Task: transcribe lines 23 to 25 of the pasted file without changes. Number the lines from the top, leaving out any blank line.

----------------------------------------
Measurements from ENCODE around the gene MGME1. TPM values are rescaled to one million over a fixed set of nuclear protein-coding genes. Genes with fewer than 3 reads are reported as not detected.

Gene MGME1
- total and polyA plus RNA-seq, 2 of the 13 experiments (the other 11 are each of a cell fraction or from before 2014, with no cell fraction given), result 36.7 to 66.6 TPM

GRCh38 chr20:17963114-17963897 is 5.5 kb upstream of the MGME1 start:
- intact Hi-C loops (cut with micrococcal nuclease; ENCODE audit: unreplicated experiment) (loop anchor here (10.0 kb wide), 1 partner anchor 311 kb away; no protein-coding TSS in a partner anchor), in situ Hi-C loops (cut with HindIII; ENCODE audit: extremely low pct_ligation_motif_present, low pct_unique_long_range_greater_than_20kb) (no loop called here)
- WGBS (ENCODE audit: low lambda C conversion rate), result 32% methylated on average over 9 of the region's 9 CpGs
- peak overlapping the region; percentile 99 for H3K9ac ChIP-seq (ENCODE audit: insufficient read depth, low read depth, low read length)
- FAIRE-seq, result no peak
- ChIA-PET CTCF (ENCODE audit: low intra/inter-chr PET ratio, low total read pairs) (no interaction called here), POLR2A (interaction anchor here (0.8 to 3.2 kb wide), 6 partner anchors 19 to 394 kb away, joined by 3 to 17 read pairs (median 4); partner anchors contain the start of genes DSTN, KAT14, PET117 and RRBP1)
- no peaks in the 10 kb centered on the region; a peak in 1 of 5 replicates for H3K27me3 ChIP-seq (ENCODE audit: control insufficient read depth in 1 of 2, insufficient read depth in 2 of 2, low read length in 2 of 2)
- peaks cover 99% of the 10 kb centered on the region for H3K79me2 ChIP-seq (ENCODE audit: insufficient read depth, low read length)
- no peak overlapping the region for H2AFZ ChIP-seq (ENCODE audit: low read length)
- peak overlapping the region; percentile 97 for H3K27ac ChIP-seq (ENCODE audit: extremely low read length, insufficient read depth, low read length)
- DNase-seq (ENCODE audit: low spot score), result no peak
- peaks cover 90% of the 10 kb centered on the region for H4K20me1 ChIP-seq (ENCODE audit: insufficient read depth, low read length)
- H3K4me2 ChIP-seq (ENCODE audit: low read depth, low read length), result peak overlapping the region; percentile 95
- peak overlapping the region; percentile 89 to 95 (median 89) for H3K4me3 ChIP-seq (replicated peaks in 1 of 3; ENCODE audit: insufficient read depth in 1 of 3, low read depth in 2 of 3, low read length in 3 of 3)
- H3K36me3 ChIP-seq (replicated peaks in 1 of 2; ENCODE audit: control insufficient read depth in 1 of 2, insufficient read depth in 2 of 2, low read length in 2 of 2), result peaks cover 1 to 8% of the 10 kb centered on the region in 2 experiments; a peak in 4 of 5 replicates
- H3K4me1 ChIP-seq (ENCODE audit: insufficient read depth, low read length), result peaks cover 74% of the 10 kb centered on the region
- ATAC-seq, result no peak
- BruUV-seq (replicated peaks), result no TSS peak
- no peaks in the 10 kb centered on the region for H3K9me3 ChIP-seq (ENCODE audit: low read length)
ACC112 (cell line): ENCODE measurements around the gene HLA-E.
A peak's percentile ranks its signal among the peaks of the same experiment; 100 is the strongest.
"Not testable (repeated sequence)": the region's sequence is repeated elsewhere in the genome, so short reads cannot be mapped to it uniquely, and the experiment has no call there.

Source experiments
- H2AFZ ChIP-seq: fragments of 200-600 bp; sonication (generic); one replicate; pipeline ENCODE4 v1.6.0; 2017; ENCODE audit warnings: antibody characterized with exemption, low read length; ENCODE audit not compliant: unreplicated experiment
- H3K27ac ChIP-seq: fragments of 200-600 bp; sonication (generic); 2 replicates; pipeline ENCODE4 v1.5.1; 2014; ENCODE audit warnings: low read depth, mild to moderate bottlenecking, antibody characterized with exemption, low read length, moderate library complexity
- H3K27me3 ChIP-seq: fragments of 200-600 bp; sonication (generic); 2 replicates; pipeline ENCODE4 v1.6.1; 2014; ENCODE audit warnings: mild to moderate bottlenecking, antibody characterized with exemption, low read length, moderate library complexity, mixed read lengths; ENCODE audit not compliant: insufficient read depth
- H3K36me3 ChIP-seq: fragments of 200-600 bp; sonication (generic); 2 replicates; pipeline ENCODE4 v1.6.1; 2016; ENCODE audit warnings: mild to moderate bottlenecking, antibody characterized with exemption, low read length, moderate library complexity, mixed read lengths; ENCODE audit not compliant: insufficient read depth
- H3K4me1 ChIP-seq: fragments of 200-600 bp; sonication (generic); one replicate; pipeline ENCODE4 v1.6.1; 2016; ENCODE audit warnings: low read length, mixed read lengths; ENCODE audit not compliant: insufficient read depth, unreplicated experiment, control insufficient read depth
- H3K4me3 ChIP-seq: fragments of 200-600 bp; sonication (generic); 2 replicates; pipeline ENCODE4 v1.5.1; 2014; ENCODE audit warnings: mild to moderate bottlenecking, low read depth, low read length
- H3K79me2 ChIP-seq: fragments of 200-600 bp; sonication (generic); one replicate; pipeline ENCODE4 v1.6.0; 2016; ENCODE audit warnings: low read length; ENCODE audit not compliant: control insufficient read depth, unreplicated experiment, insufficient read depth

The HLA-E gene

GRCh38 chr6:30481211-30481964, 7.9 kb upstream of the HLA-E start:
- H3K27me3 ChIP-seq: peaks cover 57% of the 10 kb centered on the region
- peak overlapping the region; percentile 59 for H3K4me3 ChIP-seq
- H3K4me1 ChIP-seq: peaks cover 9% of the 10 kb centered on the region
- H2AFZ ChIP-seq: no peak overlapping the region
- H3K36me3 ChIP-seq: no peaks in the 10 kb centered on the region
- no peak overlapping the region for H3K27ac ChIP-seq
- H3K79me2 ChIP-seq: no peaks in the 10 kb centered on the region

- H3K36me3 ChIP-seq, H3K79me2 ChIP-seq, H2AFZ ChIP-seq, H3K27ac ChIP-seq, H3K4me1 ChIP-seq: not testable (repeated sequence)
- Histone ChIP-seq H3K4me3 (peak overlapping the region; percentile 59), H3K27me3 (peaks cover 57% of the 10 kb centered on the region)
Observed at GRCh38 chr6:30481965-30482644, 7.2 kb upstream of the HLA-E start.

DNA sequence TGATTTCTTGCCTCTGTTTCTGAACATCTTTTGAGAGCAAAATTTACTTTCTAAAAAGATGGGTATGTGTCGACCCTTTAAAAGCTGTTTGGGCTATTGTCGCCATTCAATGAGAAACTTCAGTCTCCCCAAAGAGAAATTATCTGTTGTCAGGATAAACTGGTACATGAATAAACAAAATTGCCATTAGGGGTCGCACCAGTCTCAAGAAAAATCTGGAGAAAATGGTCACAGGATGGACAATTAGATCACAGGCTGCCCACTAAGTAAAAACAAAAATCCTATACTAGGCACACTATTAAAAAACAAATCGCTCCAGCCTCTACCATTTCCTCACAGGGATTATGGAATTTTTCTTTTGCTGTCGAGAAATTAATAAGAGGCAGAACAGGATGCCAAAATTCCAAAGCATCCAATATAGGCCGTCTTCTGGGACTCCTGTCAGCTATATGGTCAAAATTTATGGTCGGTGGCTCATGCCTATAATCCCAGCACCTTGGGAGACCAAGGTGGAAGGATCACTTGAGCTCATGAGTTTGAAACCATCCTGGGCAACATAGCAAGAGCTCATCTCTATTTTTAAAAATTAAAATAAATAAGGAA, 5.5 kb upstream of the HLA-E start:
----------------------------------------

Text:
ACC112 (cell line): ENCODE measurements around the gene HLA-E.
A peak's percentile ranks its signal among the peaks of the same experiment; 100 is the strongest.
"Not testable (repeated sequence)": the region's sequence is repeated elsewhere in the genome, so short reads cannot be mapped to it uniquely, and the experiment has no call there.